Biosphere Montreal.

Way back in 1967 the World was a Jetson’s sort of place full of rocket-powered visions of the future. One of those visions has survived and evolved through to today here in Montreal.

1967 was the year of the Montreal World Expo and the USA hall was an enormous geodesic dome designed by Buckminster Fuller himself.  Standing 76 metres in diameter and 62 metres high, the dome was originally built to be dismantled after the Expo was over. In a perfect parallel with the Eiffel Tower, the dome proved to be both iconic and too expensive to dismantle (cheaper than intended production saw joints being welded instead of bolted) and so it remained part of the Montreal skyline. In 1976 the acrylic sheets covering the dome caught fire in a  spectacular fashion (imagine a literal dome of fire) leaving on the metallic structure intact. Fourteen years later the skeletal remains were bought and the Biosphere was created.

Water display with the boys sinking a ship with air bubbles.

From the rocket-future to the environmental-future, the Biosphere now presents information on our environment and where it is heading. We took our own environmental love of walking to a bad place when we decided to stroll out to the Biosphere. Even in our history of walking long distances this turned into something of an epic march through an industrial wasteland inhabited by swarms of insects that resembled something out of a science-fiction movie. By the time we arrived at the Biosphere the luke-warm reviews of its attractions meant we were just about ready to throw the whole venture away and go home. Thanks goodness we didn’t.

We spent a thoroughly entertaining three hours in the Biosphere, having fun and learning a great deal. We attended a lecture on how climate change effects the oceans and why impacts on the ocean are so significant for the World as a whole. We also attended another lecture on pollination and learned, amongst other things, that 80 per cent of the World’s oxygen comes from plankton. Apart from learning some very interesting stuff, the lectures also served as a bit of validation of the whole travel-the-world-as-education thing. The boys gave some amazing clear and informed answers to questions that were aimed at adults; they could relate facts to places we’d been – Iceland and Peru for two; and they impressed some serious scientists with their knowledge of physics and plants. Score one for road-schooling.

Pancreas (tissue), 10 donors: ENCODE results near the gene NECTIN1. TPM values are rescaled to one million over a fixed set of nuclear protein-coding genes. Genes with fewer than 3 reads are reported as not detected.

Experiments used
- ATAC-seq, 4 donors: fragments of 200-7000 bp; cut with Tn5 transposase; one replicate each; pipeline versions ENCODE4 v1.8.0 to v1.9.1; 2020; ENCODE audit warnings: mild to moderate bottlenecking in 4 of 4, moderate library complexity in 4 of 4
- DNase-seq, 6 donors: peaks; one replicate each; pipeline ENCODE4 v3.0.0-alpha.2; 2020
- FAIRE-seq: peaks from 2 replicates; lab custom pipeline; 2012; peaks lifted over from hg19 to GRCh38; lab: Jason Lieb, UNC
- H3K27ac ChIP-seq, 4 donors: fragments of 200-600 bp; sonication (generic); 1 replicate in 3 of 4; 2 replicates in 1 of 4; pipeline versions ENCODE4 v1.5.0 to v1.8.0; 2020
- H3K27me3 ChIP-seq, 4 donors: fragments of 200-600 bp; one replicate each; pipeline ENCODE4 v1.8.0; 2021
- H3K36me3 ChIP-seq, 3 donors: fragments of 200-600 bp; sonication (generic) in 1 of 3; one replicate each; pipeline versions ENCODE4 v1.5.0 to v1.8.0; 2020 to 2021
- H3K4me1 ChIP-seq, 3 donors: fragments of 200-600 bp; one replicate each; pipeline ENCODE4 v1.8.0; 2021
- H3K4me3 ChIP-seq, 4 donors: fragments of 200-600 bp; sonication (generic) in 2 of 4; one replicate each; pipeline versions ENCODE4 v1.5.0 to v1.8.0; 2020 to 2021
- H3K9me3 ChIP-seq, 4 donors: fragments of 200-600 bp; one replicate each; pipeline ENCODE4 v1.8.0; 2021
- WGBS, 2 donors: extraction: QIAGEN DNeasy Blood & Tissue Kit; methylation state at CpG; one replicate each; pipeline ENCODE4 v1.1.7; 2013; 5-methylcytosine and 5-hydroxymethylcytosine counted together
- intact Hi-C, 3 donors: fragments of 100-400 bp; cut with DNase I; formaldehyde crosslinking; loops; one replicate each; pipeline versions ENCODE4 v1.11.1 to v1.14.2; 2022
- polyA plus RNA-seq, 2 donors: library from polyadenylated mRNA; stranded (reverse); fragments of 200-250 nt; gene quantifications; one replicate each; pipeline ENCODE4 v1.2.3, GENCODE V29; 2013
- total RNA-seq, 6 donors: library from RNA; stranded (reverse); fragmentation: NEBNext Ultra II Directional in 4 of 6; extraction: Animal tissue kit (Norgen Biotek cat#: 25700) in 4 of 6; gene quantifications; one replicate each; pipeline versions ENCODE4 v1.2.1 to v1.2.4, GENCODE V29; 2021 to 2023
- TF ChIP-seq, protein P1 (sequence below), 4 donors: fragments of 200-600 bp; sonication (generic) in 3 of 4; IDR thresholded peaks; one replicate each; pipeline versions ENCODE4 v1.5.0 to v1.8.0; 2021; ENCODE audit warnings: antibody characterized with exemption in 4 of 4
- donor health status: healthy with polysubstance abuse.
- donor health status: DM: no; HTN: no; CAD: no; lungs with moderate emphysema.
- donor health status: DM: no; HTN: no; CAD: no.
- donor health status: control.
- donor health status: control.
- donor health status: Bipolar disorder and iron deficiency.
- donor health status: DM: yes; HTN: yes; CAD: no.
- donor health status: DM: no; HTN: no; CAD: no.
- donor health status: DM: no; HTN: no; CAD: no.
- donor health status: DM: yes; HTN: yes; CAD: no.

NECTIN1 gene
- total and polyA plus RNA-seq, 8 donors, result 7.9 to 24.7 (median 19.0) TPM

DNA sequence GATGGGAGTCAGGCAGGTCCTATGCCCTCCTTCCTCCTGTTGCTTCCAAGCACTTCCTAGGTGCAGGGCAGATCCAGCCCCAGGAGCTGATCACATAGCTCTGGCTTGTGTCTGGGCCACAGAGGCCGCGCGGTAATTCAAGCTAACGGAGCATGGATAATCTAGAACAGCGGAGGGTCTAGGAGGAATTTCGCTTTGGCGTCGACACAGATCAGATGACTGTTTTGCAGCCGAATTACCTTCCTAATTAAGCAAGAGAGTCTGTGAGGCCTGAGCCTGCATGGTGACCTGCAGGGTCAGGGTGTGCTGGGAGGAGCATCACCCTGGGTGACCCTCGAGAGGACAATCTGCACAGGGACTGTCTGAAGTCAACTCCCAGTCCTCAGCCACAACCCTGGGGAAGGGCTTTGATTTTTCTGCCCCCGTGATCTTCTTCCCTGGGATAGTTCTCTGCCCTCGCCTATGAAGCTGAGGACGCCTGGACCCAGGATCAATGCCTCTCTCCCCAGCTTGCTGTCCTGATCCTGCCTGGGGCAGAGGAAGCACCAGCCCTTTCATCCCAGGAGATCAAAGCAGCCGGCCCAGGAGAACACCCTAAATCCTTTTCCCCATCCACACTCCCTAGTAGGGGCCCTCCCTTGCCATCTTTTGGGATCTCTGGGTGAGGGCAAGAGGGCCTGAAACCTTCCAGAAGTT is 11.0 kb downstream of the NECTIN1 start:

Dec walking on water.

The Biosphere also has an entertaining display about Buckminster Fuller and his inventions – which ranged from the geodesic sphere to a better way to present world maps. Of course standing inside one of his enormous spheres lent the whole thing an immediacy that might otherwise have been missing. There were also a few other displays that I have to admit did not terribly grab us.

What did grab us, and was just fantastic, was a big display about water. Even to our jaded science museum eyes this was cool. There were a number of things we’d seen before that were simply done better – flood control and pumps for example – and some new things. Showing how tough it is to pump and carry water was an education, walking on water was probably more fun than educational unless you bothered to read about displacement – it was certainly fun though. Showing how bubbles from the sea-floor can sink a ship was a great demonstration of what may cause the Bermuda Triangle. All-in-all it was immensely entertaining and educational.

The combination of great, fun educational material presented in an extraordinarily cool environment that is itself fundamentally recycled was completely compelling for us. We had to forcibly extract the kids and set out for home.

When I asked the person behind the counter for directions to the metro station she asked how we had got there in the first place. “We walked.” I said. Her eyebrows shot up and she laughed in a very French way that clearly conveyed “Well that was dumb wasn’t it?”. So true, but in the end more than worth it.